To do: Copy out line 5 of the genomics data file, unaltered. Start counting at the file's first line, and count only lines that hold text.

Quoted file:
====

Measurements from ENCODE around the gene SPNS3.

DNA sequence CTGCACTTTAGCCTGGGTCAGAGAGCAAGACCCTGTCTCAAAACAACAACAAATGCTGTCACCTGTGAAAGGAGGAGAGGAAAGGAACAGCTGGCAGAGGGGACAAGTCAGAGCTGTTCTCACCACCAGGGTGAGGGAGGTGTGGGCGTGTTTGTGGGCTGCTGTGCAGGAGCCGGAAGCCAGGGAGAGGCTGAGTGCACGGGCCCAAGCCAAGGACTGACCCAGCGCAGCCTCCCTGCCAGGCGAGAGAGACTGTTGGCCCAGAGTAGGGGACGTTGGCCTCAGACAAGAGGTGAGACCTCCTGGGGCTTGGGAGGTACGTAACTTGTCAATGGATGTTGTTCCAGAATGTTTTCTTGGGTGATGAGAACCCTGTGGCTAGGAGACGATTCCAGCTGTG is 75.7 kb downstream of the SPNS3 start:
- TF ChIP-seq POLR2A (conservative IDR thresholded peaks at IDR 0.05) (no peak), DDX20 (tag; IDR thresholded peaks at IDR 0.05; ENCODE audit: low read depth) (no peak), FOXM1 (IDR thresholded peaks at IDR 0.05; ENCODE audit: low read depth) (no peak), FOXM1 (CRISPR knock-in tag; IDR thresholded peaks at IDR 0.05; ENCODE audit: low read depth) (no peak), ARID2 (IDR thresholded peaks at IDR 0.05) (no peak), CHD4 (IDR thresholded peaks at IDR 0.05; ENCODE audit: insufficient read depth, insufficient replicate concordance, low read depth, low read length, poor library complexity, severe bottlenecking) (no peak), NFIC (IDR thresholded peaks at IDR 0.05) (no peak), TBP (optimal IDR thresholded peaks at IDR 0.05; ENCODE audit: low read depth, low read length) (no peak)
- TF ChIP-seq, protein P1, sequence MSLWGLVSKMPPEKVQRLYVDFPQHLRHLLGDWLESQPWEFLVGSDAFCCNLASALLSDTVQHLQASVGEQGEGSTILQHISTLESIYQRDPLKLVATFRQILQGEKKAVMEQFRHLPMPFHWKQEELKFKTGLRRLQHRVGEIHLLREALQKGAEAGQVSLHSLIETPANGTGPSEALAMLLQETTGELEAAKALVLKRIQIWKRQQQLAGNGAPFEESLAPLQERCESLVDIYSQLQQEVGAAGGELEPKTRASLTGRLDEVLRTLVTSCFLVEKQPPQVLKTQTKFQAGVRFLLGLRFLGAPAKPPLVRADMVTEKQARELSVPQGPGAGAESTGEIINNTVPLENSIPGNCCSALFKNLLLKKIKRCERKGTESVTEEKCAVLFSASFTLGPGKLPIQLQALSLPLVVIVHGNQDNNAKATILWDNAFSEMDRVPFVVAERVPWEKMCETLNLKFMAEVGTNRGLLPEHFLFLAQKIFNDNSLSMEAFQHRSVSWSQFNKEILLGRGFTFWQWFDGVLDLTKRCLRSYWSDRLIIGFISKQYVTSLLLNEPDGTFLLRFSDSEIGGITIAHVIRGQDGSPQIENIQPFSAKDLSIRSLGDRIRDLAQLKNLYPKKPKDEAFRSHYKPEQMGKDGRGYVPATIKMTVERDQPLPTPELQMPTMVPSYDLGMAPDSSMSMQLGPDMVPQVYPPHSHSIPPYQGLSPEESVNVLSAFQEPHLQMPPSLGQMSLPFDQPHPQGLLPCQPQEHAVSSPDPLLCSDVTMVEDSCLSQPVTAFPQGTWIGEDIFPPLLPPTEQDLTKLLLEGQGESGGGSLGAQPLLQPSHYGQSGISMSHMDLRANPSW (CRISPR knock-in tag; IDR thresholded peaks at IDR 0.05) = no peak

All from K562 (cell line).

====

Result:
All from K562 (cell line).